Perhaps you’ve heard the term self-esteem. It gets thrown around here. Can you define it? Before opening The Good Life – Life Coaching, I worked with high school students through the Center for Human Services. Schools care a lot about students’ self-esteem. When I asked clients what self-esteem is many couldn’t quite put it in to words.
A simple definition for self-esteem is “how you feel about yourself.” Strictly speaking, this stays in the realm of feelings and can change day-to-day, morning-by-morning. Research finds self-esteem is roughly equal in boys and girls and then plummets for girls at the onset of adolescence. Women generally have lower self-esteem than men.
As a feeling, why does it matter? Feelings can act as indicator lights, letting us know when there is a problem. If my child is generally confident, but then suddenly shows a change in how he talks about himself, indicating low self-esteem, that is a warning to me to sit down and try to understand what’s going on his life and how its affecting him.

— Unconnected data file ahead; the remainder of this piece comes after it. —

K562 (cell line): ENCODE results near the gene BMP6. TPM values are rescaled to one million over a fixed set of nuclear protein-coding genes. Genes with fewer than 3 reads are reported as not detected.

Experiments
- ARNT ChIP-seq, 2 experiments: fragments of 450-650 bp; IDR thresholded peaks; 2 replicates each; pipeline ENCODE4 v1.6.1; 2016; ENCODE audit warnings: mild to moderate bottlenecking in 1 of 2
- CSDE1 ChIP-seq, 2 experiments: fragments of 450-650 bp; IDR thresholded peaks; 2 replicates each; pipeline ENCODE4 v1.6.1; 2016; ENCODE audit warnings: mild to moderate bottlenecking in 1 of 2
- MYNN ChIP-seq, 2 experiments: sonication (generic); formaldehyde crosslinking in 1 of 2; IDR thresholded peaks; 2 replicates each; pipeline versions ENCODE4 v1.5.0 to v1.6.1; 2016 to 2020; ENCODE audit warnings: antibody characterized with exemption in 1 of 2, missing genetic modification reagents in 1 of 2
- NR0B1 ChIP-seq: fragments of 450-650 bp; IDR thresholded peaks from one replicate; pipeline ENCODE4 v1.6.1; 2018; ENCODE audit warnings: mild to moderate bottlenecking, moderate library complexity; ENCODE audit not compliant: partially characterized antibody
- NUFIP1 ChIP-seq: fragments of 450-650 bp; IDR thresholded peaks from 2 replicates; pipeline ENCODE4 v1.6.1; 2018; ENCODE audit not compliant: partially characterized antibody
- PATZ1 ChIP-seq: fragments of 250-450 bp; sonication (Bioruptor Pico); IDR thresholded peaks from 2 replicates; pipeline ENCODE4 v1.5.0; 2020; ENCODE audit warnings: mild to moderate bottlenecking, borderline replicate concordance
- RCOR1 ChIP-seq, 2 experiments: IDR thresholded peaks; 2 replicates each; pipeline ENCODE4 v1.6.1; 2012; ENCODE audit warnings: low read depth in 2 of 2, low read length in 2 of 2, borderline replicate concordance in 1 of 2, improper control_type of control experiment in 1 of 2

If you’re struggling with low self-esteem, I’d invite you to do two things.
To see other articles by Kathryn Casey (domesticphilosophy/owner of The Good Life – Life Coaching) from the weekly column, “Here’s to the Good Life!” published in the Hughson Chronicle, republished online at Coachingthegoodlife.org/resources
Dove has a new video out called “Choose Beautiful.”
Although this video is already widely circulated as the other videos, it has not been without critcism. Awra Mahdawi, writing forThe Guardian, highlights some of the common criticisms of Dove’s Real Beauty Campaign, begun in 2004. Common criticism includes the convenience of statistics in a study commissioned by Dove, in authenticity of the films, or distrust over a for-profit company claiming to want to help women.
Against Dove’s funding of the Study